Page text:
Section 108 of the Copyright Act, the section that stipulates specific exemptions for archives and libraries, requires revision. Even at its inception in 1978, Section 108's exceptions were inadequate for archivists; however, in the digital age the gap has grown ever wider between the statute's provisions and the unchallenged practices of many archivists in support of preservation and increased public access.
A revised Section 108 should:
SAA adamantly opposes any attempt to restrict further the very limited exceptions in Section 108.
SAA will, via its Intellectual Property Working Group, monitor and recommend appropriate actions on Section 108 of the Copyright Act.
Section 108 was initially proposed as a method to increase scholarly access to unique archival material by allowing archives to make copies of archival collections for deposit in other research institutions . Subsequently provisions regarding library use were added to the text that was adopted in 1976 . The section was formulated at a time when typewriters, microfilm, and photocopies were the primary research technologies; archival materials existed primarily on paper, film, or magnetic tape. Subsequent amendments have attempted to keep the law current, but with only limited success. Furthermore, the rise of new services and practices in archives and libraries, and especially the advent of digital technologies, has made Section 108 largely irrelevant.
Congress has begun the process of reviewing all of Title 17 with an eye toward producing the next general revision to the Copyright Act, and review of Section 108 will be a major point of discussion. In addition, the World Intellectual Property Organization (WIPO) has begun discussion of a possible treaty setting minimum international standards for copyright exceptions for archives and libraries. A modern, coherent, and usable Section 108 could serve as a model for the rest of the world. It is thus timely to focus attention on Section 108 and the need to make it as effective as possible.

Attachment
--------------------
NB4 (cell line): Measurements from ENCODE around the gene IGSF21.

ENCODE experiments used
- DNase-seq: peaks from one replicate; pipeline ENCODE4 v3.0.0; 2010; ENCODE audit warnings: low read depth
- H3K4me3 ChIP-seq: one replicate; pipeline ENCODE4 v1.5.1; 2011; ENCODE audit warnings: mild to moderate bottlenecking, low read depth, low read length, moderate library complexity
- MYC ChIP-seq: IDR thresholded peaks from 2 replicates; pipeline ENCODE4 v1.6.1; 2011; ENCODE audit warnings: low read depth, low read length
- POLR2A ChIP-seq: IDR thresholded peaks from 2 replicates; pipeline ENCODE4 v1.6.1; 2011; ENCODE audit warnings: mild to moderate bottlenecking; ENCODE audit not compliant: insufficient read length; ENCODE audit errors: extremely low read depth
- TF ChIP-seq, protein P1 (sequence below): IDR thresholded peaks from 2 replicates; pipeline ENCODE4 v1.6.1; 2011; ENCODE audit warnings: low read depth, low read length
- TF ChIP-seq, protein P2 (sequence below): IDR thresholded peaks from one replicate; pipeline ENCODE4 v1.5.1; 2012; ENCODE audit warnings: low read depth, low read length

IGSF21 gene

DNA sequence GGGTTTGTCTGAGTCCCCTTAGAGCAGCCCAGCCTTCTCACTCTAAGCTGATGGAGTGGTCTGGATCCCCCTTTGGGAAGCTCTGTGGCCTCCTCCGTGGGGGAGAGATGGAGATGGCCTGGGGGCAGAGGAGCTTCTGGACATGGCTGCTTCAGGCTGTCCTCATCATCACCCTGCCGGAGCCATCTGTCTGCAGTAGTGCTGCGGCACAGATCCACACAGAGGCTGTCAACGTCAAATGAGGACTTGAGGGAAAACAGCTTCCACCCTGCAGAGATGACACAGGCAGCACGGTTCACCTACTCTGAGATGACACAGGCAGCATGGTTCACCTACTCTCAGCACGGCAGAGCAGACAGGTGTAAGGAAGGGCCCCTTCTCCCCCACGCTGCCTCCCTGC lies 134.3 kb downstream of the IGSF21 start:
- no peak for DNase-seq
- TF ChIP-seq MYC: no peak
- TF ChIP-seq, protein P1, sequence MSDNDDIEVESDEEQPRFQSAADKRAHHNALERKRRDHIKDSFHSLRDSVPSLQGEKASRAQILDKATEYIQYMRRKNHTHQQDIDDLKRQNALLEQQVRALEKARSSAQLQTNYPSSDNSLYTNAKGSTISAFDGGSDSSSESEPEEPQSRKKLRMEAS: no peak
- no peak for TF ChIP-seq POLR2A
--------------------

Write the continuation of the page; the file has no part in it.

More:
Section 108 has two great advantages over the fair use defense. First, Section 108 provides explicit assurance that certain actions are non-infringing. This clarity can encourage hesitant archivists who, because they are uncomfortable with their understanding of fair use or are unable to risk the cost of defending their understanding, needlessly limit public access to archival materials. Second, Section 108 authorizes some socially beneficial activities that may not constitute fair use, such as the copying of entire collections for deposit in other repositories.
The Section 108 Study Group compiled a set of practical (although conservative) recommendations for reform. They include:
Archives and libraries currently are actively engaged in all of these activities, and the law should be updated to reflect this reality of the digital world. For this reason, SAA endorses in full the Study Group’s recommendations. However, it is unlikely that Section 108 reform will adequately accommodate the archival profession's mission to increase access to library and archival materials or foster the preservation of our digital heritage unless the amendment goes beyond what the Section 108 Study Group proposed.
 Peter Hirtle, “Digital Access to Archival Works: Could 108(b) Be the Solution?” Copyright & Fair Use web site, Stanford University Libraries (24 Sept. 2006) http://fairuse.stanford.edu/commentary_and_analysis/2006_08_hirtle.html.
 Mary Rasenberger and Chris Weston, “Overview of the Libraries and Archives Exception in the Copyright Act: Background, History, and Meaning,” (April, 2005) http://www.section108.gov/docs/108BACKGROUNDPAPER(final).pdf
Approved by the SAA Council: May 2014